CALIFORNIA – Without this program, the babies would most likely perish.
As the only homeless neonatal rescue program of its kind in the entire county, North County Humane Society’s Bottle Babies Program never turns a needy kitten away, no matter how young, wild, or injured it may be. The program age ranges anywhere from one hour to eight weeks old, with different levels of volunteer commitments. The newborn kittens are lovingly bottle fed until they are ready for solid food.
Since the Bottle Babies program began back in February of this year, the program has taken in 120 kittens. Three-quarters of all of those kittens have been bottle babies. From a one-legged kitty, whose name is Hopscotch, to a two-day-old kitten named Regan found on a King City schoolyard, all are welcome.
Shelter Manager Sherry Chapman personally trains and provides all of the educational material for each of her volunteer kitten foster parents. She has also recently been fostering 22 kittens. She explained they were all doing well. Chapman is a lot like most mothers of newborns, wherever she goes, her kitten babies go. They follow her to work and also to friends and families’ homes.
Chapman attributes the high number of rescues to the communities’ animal-loving nature. The abandoned kittens are mostly from feral mothers which around the county and beyond. Some were found underneath barns and inside old sheds. Others were found by Atascadero Creek or underneath Lake Nacimiento boat covers. Others were found while unloading hay trucks.
Recently a senior couple heard a very interesting sound in the morning and discovered a feral cat had just given birth under their bed after crawling through an open window. Another time a concerned local dog managed to pull out five newborn kittens from underneath a porch. They were injured with bites from the rescue attempt, however, the North County shelter nursed them back to health.
According to Tom Lott, who is a NCHS photography volunteer, the North County Humane Society had 287 adoptions just last year. Each adoption costs about $100, but the value is double that amount, according to the staff members. North County’s kittens are given check-ups, treated for their ear mites and fleas, micro chipped, dewormed, spayed and neutered before they are ready for adoption at about eight weeks old.
“Most shelters won’t take in kittens that young or distressed, with physical problems, or preemies,” Tom explained, but not only is NCHS willing to take on this challenge, they are dedicated to their work. Chapman stated that without this program the babies would most likely perish in the elements or due to natural predators like hawks, owls, and coyotes.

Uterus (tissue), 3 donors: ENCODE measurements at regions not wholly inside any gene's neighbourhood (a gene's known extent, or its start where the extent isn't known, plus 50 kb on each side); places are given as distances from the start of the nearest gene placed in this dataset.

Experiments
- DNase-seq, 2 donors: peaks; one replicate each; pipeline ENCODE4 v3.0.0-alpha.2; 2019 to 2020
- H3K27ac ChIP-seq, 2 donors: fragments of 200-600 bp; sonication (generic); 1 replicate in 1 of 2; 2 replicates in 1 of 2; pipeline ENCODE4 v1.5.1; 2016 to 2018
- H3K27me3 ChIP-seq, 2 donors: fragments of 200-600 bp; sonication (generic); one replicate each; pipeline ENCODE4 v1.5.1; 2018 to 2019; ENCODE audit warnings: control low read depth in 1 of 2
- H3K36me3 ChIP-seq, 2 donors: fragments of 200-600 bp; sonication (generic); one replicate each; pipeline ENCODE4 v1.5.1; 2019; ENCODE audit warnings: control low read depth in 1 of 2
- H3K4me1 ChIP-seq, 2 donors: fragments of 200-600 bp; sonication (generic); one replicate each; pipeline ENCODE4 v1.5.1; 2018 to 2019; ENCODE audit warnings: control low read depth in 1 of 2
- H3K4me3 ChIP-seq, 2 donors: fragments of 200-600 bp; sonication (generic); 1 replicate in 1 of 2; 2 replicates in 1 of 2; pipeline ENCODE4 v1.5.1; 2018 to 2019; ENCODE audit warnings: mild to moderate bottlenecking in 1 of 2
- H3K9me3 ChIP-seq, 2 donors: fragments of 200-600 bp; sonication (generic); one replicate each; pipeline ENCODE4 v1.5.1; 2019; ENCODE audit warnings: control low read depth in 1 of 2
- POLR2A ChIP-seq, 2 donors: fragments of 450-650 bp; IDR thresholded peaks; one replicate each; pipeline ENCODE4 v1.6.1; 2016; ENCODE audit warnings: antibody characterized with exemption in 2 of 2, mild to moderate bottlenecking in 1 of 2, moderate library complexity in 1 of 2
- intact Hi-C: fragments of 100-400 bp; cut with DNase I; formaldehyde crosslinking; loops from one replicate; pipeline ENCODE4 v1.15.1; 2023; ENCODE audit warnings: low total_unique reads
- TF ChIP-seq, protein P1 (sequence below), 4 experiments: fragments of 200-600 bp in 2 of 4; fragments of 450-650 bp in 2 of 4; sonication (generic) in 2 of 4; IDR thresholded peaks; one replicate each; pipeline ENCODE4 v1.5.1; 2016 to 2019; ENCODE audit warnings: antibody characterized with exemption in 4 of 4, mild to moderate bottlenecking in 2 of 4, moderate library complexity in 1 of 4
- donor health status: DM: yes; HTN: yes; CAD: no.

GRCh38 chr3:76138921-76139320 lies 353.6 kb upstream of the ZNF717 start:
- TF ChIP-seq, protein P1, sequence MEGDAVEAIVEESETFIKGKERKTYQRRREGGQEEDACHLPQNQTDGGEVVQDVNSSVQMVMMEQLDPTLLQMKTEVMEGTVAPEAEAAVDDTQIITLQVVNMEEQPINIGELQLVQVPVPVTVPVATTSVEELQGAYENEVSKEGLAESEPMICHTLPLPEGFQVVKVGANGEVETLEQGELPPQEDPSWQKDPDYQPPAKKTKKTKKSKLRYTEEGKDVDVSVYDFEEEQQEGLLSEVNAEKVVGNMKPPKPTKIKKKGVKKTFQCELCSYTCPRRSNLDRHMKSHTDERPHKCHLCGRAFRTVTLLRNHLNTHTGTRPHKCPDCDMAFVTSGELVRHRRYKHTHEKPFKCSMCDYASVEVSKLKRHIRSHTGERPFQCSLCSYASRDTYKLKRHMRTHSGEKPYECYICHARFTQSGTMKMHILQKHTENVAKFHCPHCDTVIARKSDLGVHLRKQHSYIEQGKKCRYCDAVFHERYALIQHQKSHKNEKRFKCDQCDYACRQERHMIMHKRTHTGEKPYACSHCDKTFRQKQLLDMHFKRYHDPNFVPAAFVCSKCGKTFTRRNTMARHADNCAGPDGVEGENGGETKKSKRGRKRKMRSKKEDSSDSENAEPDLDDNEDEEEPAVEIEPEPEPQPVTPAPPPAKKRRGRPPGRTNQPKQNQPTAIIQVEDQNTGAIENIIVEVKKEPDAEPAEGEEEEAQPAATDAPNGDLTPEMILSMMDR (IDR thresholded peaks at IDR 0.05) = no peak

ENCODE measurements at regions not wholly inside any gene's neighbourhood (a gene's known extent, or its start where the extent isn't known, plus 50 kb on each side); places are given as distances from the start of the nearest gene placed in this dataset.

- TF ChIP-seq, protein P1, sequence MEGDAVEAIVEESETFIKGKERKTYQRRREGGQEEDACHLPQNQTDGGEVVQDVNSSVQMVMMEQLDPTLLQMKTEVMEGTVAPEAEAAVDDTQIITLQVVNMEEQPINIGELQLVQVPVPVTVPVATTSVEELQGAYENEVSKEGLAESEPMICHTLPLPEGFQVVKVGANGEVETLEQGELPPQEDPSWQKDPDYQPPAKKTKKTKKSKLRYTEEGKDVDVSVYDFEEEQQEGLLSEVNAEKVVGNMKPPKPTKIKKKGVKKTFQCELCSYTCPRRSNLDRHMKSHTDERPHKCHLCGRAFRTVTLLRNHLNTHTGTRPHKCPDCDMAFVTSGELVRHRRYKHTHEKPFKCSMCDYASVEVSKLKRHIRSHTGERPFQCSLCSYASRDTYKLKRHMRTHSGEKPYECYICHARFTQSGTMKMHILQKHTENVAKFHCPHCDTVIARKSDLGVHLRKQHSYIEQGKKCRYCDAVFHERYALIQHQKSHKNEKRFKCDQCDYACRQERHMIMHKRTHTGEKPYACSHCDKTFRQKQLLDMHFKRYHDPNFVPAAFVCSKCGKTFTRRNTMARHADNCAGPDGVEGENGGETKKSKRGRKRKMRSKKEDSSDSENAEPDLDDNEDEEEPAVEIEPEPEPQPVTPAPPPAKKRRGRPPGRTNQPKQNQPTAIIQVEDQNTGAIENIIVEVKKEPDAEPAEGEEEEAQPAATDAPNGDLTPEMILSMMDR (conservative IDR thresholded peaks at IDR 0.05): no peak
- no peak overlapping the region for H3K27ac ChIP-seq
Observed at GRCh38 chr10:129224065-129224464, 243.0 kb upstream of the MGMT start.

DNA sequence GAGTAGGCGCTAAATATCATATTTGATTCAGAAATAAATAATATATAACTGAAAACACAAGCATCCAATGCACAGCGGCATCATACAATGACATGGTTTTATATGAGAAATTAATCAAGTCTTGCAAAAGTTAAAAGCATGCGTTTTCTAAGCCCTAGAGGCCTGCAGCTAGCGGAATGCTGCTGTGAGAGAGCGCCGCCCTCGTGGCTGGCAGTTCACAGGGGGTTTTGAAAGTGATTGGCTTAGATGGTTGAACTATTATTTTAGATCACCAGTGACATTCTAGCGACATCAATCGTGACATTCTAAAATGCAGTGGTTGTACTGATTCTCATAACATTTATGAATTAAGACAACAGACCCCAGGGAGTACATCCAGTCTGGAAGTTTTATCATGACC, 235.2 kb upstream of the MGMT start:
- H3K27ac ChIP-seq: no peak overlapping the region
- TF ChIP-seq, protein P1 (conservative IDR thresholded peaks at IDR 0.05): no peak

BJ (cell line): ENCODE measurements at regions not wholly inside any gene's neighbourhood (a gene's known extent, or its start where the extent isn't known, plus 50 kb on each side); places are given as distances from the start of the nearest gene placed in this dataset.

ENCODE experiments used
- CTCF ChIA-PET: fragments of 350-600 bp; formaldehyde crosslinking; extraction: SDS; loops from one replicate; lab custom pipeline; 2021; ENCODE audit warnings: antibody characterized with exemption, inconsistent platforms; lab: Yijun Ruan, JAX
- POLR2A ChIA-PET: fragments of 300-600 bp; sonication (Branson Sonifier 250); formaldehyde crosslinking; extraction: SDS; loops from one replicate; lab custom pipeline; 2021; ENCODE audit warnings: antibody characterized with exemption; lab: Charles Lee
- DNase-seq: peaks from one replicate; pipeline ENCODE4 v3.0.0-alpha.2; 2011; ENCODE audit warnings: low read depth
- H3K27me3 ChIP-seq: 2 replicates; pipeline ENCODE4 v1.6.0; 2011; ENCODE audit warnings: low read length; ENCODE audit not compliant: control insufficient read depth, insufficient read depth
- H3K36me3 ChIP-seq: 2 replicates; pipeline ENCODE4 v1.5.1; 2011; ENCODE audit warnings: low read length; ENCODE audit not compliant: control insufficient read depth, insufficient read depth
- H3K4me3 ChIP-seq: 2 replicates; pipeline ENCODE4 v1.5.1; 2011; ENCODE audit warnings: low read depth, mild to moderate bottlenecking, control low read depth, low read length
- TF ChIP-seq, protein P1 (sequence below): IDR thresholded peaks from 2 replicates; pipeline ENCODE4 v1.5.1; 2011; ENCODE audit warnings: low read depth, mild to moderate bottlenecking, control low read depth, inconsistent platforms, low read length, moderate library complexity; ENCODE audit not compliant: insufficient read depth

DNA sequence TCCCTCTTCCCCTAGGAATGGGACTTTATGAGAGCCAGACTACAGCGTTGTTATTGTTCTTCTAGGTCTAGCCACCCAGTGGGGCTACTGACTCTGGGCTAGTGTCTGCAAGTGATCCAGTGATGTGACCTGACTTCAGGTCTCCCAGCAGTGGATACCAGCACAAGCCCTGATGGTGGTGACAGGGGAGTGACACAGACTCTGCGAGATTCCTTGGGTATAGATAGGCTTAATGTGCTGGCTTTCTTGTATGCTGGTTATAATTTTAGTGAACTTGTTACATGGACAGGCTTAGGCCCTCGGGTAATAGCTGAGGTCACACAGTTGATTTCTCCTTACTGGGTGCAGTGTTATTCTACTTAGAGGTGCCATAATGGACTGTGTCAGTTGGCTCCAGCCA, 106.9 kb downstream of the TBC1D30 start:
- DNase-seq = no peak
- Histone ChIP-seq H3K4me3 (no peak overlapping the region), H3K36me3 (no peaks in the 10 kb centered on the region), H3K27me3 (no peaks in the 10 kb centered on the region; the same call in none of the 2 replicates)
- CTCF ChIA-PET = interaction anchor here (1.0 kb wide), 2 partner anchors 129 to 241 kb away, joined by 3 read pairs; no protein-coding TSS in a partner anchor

After the rescued babies are taken in, warmed-up and cleaned up, they must then be bottle fed and ‘pottied’ every two to three hours. Chapman’s 14-year-old Pomeranian Petey helps socialize the tiny visitors who have temporarily inhabited Chapman and her husband’s quite large master bedroom, but her grown cat ‘Snowflake’ tends to remain aloof.
“It’s a labor of love,” Chapman stated, “It is a commitment to compassion.” The purring gives her all the affirmation she needs. “A baby likes to be held. We become the moms.” Chapman teaches her volunteers to use their hands for “praise, affection, and food,” so kittens learn to associate the human hand with something good. “They make great family cats,” Chapman explained, and the shelter supports the volunteer effort by bringing in seniors and youth to help play with the kittens further as they grow. Toys are used for play instead of hands so that the kittens learn to play nice. “You see how fast they grow. It’s really amazing. I think kittens are more independent than puppies. And they’re super-smart. And they all have different little personalities.”
The retired veterinarian assistant from Lakewood, aptly nicknamed “The Cat Whisperer” says the program is always looking for volunteers, though she raves about her compassionate, committed volunteer staff of 14. She also says she has complete trust in them. Volunteers never leave the shelter without very thorough support, as Chapman makes herself on call for her fosters at any time of day or night. She knows firsthand all too well what it’s like to be a baby kitten foster and is willing help them through the process.
For Chapman, the toughest day for her is after the seventh week, when she must, once again, let one of her babies go, but it’s okay when she knows someone has found their perfect kitten.
“That’s where the payoff is,” Chapman concluded, “Getting all these kittens into permanent homes.”